Comment Re:Extrapolation? (Score 1) 158

Quants have made billions predicting changes in valuations.

Quants have been making those analysies since before computers existed. Running an analysis on 100% of the trading stock every 10 minutes required a computer.

That stuff you're calling "non-AI" is what AI researchers call "AI".

Like I said, to keep it sexy and keep the money flowing, AI researchers have changed the definition of AI to include "anything hard, done on a computer." Then AI, is everything, including the stuff people actually want.

As an aside, you do know that "quants" don't "predict" anything, right? There's a (or many) formula(e) that determine whether a stock is "undervalued". Finding a currently undervalued stock, based on P/E, market cap and past performance (or whatever is in the formula being used) isn't predictive. That it correlates strongly with future growth doesn't make it predictive. "Apple announced they are adding more RAM to the MBP, I'd better buy stock before it comes out, because it'll be a hot seller" is predictive. "AI" doesn't even attempt that.

In 1950, AI meant "strong AI" and nothing else. After lots of work in the '60s and into the '70s, they determined that they couldn't solve it, so "AI" changed definitions. To where today, "AI" means anything, and anyone who questions the overly-permissive definition isn't met with a clear definition, but insults and accusations.

Comment Re:Extrapolation? (Score 3, Interesting) 158

So Deep AI is the same as Deep Learning? Deep Learning isn't AI, though those that like it call it that. When Deep Learning can predict a future trend, then it will be useful. Identifying the start of a trend because something does what something else once did isn't the same.

When Deep Learning can look at the economy and predict the valuation curve of a house as it goes up and down over 20 years, that'd be something interesting. "Bob lives in ZIP 90210 and has previously bought blue boat shoes, his firstborn is likely gay." Is simple probabilities using more data than a human can sift through conveniently, and has no "intelligence" at all, and is not a path to anything that would have been called AI 20 years ago.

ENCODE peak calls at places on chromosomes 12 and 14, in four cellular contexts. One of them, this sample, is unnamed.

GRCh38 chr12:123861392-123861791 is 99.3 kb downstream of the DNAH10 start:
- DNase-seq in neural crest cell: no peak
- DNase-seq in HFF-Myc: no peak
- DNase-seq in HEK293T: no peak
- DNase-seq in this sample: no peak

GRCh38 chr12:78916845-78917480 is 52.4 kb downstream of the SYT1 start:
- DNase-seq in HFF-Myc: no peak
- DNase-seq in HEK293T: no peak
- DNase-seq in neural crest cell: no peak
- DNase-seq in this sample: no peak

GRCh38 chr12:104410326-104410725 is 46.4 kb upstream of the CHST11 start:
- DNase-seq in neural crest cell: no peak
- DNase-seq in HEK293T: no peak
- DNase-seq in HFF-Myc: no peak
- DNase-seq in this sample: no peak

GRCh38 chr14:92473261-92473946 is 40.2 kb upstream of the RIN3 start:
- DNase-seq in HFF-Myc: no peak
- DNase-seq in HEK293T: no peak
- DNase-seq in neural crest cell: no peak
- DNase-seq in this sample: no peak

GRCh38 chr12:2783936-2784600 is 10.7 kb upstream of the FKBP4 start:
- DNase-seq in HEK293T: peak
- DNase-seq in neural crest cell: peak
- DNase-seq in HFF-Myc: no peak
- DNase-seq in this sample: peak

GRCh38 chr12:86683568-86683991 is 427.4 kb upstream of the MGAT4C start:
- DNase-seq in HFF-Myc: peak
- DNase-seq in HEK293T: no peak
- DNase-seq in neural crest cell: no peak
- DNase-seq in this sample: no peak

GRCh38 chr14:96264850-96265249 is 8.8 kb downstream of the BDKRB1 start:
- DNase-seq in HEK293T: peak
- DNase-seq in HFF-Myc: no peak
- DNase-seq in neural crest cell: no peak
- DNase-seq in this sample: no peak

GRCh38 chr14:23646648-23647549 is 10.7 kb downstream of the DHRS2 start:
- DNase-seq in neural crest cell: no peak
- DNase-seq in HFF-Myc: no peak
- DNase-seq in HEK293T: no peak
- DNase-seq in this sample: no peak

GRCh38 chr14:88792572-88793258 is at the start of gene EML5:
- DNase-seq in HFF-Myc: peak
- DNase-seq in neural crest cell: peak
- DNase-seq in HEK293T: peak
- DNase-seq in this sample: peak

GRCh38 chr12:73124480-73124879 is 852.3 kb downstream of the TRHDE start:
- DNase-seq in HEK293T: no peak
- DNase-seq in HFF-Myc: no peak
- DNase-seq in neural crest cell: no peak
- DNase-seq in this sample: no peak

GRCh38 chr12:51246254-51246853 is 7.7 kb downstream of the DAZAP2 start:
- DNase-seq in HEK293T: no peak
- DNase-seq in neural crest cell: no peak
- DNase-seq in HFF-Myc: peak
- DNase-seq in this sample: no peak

AI will exist only when we've finally shifted the definition far enough to allow non-AI to be classified as AI.

Comment Re:Extrapolation? (Score 0) 158

Extrapolation using Big Data is AI. Extrapolation using small data is extrapolation. Didn't they teach you this in AI school? The AIs that "learn", don't. They just cull wasted CPU when the requests fit patterns. If something is outside the pattern, it's as dumb as the first time it was run. Data tends to group into a normal curve (or something like it) and "AI" as they describe, groups things into similar bundles.

If a smart programmer were to spend years with BI/BAs and work out the value of the parameters, the AI would be 100% useless. AI (in this context, which isn't an actual AI) doesn't do anything other than look at past trends and apply them to new data. Being human, we assume it's doing it the way we would, which would be actual intelligence. But it does so in a computer-like itterative manner than has no "insight" into the patterns, and could *never* predict a pattern, but counts simple numbers.

Doing lots of math fast looks like AI. So call it AI and claim your AI is the best AI, and nobody does it like you. Smoke and mirrors.